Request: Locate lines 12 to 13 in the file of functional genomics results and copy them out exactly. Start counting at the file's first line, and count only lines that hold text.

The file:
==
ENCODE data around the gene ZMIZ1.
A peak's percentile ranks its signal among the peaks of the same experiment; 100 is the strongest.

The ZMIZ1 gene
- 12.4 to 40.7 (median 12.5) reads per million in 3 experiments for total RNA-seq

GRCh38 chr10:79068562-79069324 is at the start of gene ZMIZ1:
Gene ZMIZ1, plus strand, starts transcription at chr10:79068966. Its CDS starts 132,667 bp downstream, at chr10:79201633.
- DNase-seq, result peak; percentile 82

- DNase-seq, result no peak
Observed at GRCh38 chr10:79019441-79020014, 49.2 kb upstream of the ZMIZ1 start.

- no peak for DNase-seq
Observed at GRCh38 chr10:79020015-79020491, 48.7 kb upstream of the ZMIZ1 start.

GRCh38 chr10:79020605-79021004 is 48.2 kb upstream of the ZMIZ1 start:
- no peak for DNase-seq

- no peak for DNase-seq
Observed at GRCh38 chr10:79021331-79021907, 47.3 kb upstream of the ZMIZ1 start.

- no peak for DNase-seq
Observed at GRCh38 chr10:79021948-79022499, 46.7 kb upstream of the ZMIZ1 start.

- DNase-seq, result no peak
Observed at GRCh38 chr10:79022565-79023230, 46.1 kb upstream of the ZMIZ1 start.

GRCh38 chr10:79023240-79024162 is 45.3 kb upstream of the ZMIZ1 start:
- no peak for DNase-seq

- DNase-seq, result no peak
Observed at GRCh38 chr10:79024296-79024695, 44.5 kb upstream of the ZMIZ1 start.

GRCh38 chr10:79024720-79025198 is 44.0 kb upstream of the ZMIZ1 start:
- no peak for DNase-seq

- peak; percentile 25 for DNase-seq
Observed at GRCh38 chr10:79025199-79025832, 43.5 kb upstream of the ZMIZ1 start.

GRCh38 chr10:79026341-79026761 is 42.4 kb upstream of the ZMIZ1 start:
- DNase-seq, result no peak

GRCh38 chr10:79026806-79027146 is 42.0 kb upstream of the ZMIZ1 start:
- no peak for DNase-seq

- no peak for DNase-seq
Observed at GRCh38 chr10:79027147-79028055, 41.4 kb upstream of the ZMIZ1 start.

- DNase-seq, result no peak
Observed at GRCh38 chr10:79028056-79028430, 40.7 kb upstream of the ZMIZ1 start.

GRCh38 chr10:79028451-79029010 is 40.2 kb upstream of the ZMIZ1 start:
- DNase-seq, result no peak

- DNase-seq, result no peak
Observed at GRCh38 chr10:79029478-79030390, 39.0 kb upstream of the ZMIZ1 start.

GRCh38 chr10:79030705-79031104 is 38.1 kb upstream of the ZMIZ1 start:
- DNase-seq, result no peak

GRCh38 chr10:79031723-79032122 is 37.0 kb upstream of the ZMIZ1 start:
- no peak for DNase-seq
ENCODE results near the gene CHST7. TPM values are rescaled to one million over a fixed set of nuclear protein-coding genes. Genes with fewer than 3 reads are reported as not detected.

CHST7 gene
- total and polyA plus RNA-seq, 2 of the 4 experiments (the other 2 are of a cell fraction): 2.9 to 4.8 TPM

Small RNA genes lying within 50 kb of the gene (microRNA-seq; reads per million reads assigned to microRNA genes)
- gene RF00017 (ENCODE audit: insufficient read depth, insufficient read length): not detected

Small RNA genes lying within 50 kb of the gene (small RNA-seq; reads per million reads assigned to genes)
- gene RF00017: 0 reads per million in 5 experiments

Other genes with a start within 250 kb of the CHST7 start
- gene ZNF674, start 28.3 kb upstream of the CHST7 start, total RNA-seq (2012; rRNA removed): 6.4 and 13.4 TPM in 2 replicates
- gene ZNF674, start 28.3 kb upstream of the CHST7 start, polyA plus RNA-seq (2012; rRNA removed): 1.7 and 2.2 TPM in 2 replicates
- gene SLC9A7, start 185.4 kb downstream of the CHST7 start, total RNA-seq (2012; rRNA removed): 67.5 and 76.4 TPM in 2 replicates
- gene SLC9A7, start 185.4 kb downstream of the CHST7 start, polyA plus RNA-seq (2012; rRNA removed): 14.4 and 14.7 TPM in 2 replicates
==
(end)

GRCh38 chr10:79020605-79021004 is 48.2 kb upstream of the ZMIZ1 start:
- no peak for DNase-seq